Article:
• Cardiovascular disease and heart attacks (3)
  • Excessive blood clotting and strokes (3)
  • Free-radical exposure (3)
  • Metabolic syndrome and diabetes, particularly in children (4)
  • Negative effects on the blood-brain barrier (3)
  • Higher levels of LDL (“bad” cholesterol) in the blood (3)
  • Decreased levels of antioxidants in the blood (3)
  • Irregular heart rate (heart arrhythmia) (3)

A study done in Los Angeles shows that people above the age of 75 who spend large amounts of time down-wind from a highway have a shorter lifespan of 3.8% to 6.5%. (5)

The Psychological, Social, and Economical Effects of Air Pollution

Breathing in bad air has more than just physical effects on our bodies. In April 2020, The Current Opinion in Psychology journal published a systematic review of how the pollutants we breathe in every day affect the other aspects of our lives. (6)

The review found that air pollution:

Decreases happiness and life satisfaction
Increases risk for annoyance, anxiety, mental disorders, self-harm, and
Impairs cognitive functioning and decision making.
Triggers coping strategies of avoidant behavior,
defensive expenditure (spending money on things that don’t increase our well-being but attempt to avoid decreasing it), and
Moving/migration. (6)

Low air-quality decreases work productivity and stock-markets, increases crime rates, and lowers public trust in government. All of these issues impact people on an individual level as well as the community as a whole. (6)

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Cities with the Highest Air Pollution in the World

Naturally, if you live in a small town or rural area, you are going to inevitably be exposed to less air pollution on a typical day than someone who lives in a big, busy city. That being said, some cities are worse than others.

The top 10 cities in the world with the most polluted air are:

  1. Delhi, India
  2. Lahore, Pakistan
  3. Ulaanbaatar, Mongolia
  4. Dhaka, Bangladesh
  5. Sarajevo, Bosnia Herzegovina
  6. Kolkata, India
  7. Bishkek, Kyrgyzstan
  8. Kathmandu, Nepal
  9. Karachi, Pakistan
  10. Kabul, Afghanistan (7)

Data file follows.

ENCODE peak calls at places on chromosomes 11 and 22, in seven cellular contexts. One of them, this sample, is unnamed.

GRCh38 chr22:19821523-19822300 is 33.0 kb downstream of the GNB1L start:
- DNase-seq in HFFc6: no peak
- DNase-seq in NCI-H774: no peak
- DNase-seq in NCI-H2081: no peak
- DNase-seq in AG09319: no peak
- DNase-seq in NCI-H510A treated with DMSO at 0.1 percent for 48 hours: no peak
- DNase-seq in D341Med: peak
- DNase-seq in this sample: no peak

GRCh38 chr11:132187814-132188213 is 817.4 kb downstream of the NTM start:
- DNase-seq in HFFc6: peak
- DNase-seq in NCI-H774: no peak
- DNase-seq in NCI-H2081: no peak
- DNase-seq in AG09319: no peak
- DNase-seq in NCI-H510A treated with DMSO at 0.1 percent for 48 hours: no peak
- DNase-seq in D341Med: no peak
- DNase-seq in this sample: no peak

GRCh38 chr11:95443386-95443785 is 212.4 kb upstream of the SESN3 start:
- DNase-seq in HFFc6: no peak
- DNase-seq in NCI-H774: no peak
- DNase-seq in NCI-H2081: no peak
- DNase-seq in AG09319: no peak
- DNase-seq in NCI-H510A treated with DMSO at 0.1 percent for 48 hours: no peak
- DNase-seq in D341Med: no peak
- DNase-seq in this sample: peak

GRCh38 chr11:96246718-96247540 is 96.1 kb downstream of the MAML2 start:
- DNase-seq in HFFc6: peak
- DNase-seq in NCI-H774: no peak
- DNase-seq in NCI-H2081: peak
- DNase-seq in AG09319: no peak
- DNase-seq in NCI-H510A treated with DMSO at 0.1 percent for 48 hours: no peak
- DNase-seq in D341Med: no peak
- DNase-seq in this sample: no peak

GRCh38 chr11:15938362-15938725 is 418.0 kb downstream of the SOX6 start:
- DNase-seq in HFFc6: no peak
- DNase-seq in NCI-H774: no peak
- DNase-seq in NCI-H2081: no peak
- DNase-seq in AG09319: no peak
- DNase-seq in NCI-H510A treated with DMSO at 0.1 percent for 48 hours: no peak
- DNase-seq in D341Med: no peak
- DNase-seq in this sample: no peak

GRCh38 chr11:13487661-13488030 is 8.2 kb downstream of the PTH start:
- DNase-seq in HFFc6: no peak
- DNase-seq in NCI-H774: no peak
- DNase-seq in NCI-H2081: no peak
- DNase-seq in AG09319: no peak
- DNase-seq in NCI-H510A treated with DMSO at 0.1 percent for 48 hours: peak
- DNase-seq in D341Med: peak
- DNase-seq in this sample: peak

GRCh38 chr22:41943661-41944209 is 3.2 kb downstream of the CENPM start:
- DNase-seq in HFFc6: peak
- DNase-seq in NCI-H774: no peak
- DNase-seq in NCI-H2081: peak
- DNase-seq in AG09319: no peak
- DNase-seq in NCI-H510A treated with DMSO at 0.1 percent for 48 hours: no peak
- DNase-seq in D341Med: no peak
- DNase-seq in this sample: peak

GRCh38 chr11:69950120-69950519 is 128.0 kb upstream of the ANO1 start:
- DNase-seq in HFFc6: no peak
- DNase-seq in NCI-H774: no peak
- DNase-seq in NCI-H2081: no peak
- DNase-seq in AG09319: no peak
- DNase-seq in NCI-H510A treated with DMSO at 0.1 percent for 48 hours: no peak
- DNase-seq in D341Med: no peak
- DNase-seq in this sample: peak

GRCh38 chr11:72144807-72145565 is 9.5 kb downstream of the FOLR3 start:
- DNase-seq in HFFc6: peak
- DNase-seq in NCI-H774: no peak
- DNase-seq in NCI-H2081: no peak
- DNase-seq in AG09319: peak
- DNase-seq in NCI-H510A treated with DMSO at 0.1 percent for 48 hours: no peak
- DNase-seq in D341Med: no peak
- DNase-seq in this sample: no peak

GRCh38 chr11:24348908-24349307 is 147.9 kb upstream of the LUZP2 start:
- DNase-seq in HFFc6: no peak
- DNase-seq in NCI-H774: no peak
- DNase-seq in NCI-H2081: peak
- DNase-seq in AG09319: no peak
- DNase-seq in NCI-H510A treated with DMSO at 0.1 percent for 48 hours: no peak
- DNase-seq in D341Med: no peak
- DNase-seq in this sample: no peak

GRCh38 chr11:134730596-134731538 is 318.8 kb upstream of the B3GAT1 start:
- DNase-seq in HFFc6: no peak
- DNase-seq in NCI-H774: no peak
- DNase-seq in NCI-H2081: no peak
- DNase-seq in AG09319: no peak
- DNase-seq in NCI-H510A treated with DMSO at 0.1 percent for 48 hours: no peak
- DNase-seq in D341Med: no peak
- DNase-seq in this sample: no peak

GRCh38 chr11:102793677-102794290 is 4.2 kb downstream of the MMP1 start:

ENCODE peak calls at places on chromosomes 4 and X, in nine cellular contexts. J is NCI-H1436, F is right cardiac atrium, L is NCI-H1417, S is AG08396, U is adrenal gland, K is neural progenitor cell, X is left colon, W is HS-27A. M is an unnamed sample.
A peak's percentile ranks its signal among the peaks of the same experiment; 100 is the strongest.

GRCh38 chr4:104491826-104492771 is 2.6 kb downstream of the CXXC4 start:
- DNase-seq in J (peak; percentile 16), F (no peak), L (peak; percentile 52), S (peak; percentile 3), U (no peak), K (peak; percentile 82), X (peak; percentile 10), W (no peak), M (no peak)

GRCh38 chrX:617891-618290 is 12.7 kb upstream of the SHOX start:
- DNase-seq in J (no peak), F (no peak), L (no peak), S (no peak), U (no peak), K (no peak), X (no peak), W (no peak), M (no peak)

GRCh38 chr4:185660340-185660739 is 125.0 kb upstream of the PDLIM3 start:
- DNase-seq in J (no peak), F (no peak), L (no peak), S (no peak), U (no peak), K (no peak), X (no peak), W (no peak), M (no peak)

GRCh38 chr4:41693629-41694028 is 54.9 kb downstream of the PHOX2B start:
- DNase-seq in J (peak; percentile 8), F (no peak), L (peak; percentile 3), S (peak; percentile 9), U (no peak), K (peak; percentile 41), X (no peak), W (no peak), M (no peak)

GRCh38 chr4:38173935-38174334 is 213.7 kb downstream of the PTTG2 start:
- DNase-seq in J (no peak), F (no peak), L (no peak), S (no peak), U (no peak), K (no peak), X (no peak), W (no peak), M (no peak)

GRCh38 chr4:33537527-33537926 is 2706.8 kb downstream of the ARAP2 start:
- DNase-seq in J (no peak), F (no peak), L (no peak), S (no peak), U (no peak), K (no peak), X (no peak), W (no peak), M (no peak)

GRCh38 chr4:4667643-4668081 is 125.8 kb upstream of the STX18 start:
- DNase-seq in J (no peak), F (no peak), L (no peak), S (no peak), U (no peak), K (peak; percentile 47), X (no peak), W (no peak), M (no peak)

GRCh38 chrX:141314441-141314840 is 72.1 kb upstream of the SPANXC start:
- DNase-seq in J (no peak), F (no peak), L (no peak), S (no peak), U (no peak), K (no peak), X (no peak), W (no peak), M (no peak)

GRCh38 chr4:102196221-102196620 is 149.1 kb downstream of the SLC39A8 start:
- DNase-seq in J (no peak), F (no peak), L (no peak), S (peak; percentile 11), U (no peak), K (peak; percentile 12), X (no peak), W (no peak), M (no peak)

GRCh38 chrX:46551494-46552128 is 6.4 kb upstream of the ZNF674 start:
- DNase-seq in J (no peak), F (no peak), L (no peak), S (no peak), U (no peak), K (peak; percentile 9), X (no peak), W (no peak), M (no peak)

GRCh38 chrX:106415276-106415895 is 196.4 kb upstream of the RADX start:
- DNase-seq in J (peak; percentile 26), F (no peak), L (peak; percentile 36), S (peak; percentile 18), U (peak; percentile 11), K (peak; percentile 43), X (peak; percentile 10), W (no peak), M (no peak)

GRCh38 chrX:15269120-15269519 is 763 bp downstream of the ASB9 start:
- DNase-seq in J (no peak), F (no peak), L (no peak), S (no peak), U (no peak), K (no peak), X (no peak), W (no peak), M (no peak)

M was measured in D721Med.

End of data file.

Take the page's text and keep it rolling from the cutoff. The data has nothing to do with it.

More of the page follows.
The top 10 cities in the United States with the poorest air quality are:

  1. Bakersfield, CA
  2. Fresno-Madera-Hanford, CA
  3. Visalia, CA
  4. Los Angeles-Long Beach, CA
  5. San Jose-San Francisco-Oakland, CA
  6. Fairbanks, AK
  7. Phoenix-Mesa, AZ
  8. Pittsburgh-New Castle-Weirton, PA-OH-WV
  9. El Centro, CA
  10. Detroit-Warren-Ann Arbor, MI (8)

As the tragic death of young Ella Kissi-Deborah in the UK has shown, air pollution is an issue that needs to be taken more seriously by everyone – policymakers and citizens alike. If we improve the quality of our air, we will not only protect the planet, but we will protect our own lives in ways we are only just beginning to understand.

Keep Reading: Meet Leydy Pech, the Mayan Woman Who Stopped Monsanto and Won the ‘Nobel For the Environment’


  1. Air pollution a cause in girl’s death, coroner rules in landmark case.” The Guardian. Sandra Laville. December 16, 2020.
  2. “Air pollution and its effects on the immune system.” Science Direct. Drew A.Glencross, Tzer-Ren Ho, Nuria Camiñab, Catherine M. Hawrylowicz, Paul E. Pfeffer. October 31, 2019.
  3. Oxidative stress and the cardiovascular effects of air pollution.” Science Direct. Mark R.Miller. May 2020.
  4. “Metabolic effects of air pollution exposure and reversibility.” JCI. Sanjay Rajagopalan, Bongsoo Park, Rengasamy Palanivel, Vinesh Vinayachandran, Jeffrey A. Deiuliis, Roopesh Singh Gangwar,Lopa Das, Jinhu Yin, Youngshim Choi,Sadeer Al-Kindi, Mukesh K. Jain, Kasper D. Hansen,Shyam Biswal. August 11, 2020.
  5. “As the Wind Blows: The Effects of Long-Term Exposure to Air Pollution on Mortality.” Academic. Michael L Anderson. October 3, 2019.
  6. Air pollution: A systematic review of its psychological, economic, and social effects.” Science Direct. Jackson G. Lu. April 2020.
  7. Air quality and pollution city ranking.” IQ Air. December 22, 2020.
  8. “Most Polluted Cities.” ALA.